Ruto seeks deal with Safaricom to disburse cheap loans to scammers

Capital markets

Ruto seeks deal with Safaricom to disburse cheap loans to scammers

President William Ruto on arrival at the Norfolk Hotel in Nairobi for a press briefing by Safaricom, NCBA Bank and Kenya Commercial Bank. PICTURES | PSCU

Chairman William Ruto is seeking a deal with fintechs such as Safaricom to provide cheaper loans to small traders at single-digit interest rates.

The planned partnership will see the state lean on the lending infrastructure of Safaricom – which has facilitated its Fuliza and M-Shwari credit products – to offer loans to small and micro businesses under the so-called “ fund hustler”.

This reflects a shift in policy from previous administrations that relied on commercial banks to disburse state-owned affirmative action funds such as the Uwezo Fund.

As part of the deal, Safaricom and in conjunction with local banking partners will earn commissions for administering the “scammer” loans.

ALSO READ: Safaricom and banks cut Fuliza fees by up to 50%

The “scam fund” will provide state-backed concessional loans to small businesses that find it difficult to access funding from traditional banks.

The 250 billion shilling fund will be the centerpiece of President Ruto’s job creation agenda, especially as the outgoing government has extended a hiring freeze in parastatals, dashing the hopes of thousands of jobless Kenyans in an economy where corporations are cutting jobs.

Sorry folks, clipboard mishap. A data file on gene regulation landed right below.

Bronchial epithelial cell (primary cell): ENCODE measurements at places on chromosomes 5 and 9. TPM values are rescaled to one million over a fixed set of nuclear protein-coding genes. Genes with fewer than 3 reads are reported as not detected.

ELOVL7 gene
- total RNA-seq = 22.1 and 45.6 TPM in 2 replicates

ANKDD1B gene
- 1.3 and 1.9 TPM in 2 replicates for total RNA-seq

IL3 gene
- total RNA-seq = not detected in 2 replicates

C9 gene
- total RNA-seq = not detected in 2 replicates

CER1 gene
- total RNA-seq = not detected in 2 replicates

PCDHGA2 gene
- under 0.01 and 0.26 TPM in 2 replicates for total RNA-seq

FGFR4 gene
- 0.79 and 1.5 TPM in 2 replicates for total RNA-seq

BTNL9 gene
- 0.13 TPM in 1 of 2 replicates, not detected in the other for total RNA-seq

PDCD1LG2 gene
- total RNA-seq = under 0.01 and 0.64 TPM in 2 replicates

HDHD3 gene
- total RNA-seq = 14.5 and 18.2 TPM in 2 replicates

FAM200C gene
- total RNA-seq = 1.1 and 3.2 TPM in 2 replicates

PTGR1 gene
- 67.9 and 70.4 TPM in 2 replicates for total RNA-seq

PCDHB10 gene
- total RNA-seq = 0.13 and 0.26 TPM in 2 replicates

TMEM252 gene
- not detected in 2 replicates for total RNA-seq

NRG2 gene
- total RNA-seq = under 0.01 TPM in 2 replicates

“The Government of Kenya, and I have the candidate for Treasury and the candidate for ICT here, … will work with you in the fintech space because we want to work on a credit [facility]especially for micro, small and medium enterprises,” Dr Ruto told managing directors of Safaricom, KCB and NCBA in Nairobi on Wednesday.

“In the short term, the mission of my good friend Eliud Owalo (appointed Cabinet Secretary for ICT) and Professor Njuguna Ndungú [Cabinet Secretary nominee for National Treasury] aura is to structure with yourselves [Safaricom and its partners] the fund of scammers.

Professor Ndung’u, the 62-year-old former central bank governor, is a key architect of Ruto’s so-called bottom-up economic model, a pro-poor program that seeks to channel government resources to industries which can create the most jobs. such as agriculture and small businesses.

M-Pesa offers a range of payment, loan and savings services to more than 30 million active users in Kenya.

Fuliza is underwritten by Kenyan banks KCB Group and CBA Group, which already had partnerships with Safaricom to offer short-term loans on the M-Pesa platform under the M-Shwari product.

Mobile money service has become the main driver of profit growth for the dominant telecom operator, revenues from traditional voice and SMS services have stabilized.

The State seeks to articulate the M-Pesa network to offer microloans, the interest of which will be capped at one figure.

Currently, mobile micro-lenders charge borrowers annualized interest rates in excess of 100%.